Jones Act Fleet a Catalyst for Growth Says Jaenichen
At the inaugural recent Tradewinds Jones Act Forum, MARAD Acting Administrator Paul 'Chip' Jaenichen discussed the changes affecting the coastwise U.S.-flag maritime industry -- also known as the Jones Act fleet. Extracts follow:
Since its enactment, the Jones Act continues to ensure a level playing field for U.S. vessels moving cargo within the nation. The Act keeps skilled American mariners employed aboard American ships by requiring that products moved between U.S. ports be carried by U.S. vessels manned by U.S. crews. More recently, the Jones Act has been a catalyst for growth in the maritime industry and also our economy.
Supply boats, large tankers, and barge vessels are in high demand to support the production and movement of shale oil, a new, more abundant cargo source, between American coastwise ports. Currently 12 new self-propelled product and crude tankers are on order from American shipyards, with options to build more. In addition, more than 100 offshore vessels are on order at Gulf Coast shipyards, with the number of deep water rigs available in the Gulf of Mexico expected to increase by 25 percent by 2015.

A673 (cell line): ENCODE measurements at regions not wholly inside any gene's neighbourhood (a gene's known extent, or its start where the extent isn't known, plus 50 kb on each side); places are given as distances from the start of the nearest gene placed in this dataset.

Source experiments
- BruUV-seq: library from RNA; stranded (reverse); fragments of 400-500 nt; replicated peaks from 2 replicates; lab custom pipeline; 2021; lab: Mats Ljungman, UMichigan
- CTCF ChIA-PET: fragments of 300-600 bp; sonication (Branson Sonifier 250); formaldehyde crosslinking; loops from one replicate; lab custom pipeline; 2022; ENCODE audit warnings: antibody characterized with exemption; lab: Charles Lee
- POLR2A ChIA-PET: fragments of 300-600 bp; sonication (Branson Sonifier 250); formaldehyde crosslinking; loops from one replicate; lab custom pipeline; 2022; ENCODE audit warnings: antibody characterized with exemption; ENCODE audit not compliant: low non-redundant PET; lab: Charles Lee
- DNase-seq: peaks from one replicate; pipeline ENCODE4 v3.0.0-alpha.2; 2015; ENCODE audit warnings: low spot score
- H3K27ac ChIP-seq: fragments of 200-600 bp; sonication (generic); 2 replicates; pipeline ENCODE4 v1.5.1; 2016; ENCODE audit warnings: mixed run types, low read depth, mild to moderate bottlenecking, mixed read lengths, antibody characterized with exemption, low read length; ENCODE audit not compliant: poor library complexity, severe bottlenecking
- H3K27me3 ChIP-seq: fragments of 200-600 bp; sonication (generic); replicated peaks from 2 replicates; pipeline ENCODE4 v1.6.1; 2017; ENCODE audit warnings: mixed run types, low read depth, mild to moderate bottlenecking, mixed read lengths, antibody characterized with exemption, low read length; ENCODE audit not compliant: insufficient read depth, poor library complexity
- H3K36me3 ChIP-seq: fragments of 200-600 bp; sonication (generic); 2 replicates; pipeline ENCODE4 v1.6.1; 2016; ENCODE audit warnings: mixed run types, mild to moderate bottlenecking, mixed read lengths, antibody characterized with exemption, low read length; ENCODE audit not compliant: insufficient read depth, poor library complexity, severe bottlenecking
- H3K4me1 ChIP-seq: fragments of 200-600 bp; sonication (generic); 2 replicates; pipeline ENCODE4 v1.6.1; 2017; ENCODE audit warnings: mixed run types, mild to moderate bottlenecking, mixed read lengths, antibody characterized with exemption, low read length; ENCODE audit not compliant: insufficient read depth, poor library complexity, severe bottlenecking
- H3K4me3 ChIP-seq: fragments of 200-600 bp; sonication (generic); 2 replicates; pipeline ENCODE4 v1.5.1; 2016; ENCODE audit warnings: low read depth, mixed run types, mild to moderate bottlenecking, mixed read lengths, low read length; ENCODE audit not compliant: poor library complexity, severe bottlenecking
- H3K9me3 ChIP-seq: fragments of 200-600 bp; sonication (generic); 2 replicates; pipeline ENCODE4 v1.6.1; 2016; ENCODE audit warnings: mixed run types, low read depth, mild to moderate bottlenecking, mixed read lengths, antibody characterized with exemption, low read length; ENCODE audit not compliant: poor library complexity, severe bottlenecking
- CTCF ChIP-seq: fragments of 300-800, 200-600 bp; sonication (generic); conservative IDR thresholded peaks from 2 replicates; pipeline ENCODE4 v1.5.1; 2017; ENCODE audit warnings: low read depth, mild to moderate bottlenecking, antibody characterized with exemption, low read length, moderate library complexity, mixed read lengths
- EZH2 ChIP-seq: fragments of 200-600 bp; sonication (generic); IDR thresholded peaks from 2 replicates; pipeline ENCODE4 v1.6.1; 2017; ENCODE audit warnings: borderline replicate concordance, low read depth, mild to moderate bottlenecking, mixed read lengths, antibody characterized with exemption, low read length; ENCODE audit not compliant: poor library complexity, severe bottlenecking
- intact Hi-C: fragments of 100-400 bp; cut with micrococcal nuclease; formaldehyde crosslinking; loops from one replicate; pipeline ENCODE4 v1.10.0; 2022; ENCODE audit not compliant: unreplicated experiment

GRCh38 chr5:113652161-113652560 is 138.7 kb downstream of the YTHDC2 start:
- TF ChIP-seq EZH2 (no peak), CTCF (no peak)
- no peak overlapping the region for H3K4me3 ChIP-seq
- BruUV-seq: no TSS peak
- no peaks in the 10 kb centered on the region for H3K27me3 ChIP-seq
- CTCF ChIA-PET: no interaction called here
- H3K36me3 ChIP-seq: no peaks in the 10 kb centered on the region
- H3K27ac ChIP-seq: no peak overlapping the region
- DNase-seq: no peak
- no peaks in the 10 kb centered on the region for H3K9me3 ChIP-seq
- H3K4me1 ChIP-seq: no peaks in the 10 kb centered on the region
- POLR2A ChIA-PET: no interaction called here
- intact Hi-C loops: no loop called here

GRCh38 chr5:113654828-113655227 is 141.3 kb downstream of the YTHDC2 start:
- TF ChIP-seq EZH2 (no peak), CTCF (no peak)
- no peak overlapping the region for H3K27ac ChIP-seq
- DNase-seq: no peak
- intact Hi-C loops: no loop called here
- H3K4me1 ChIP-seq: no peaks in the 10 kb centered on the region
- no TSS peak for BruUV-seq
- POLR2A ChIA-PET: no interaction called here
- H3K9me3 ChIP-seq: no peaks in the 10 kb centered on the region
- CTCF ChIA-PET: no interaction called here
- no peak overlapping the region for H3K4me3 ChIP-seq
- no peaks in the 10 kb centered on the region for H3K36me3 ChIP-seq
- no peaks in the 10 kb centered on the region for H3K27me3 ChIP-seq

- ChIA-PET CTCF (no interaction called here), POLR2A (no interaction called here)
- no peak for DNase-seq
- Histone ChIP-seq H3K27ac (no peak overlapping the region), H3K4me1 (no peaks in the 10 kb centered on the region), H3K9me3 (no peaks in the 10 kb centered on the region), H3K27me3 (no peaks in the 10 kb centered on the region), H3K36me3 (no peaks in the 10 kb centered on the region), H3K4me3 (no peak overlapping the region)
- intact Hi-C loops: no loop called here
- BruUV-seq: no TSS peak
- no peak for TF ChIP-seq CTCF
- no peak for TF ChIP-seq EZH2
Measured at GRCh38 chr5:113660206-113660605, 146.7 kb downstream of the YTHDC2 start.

That’s why this Administration has invested more than $150 million to boost U.S. shipyards that support production upgrades to increase capacity and competitiveness as well as shipyard efficiency.
It’s a wise investment. Since 2008, U.S. oil and natural gas production has increased overall and net imports of foreign oil and petroleum fell to their lowest level in nearly 20 years. We are now less reliant on oil imports than any time since 1993 with the U.S. on track to become the world’s largest oil producer by 2020.
And of course, increased production at our shipyards means middle-class jobs for Americans who not only build, but also operate these vessels. Additionally, the shipbuilding industry contributes more than $36 billion to our national economy.
The Obama Administration remains committed to our shipping industry and to the policies that sustain domestic trade. This productive industry has helped grow America’s economy.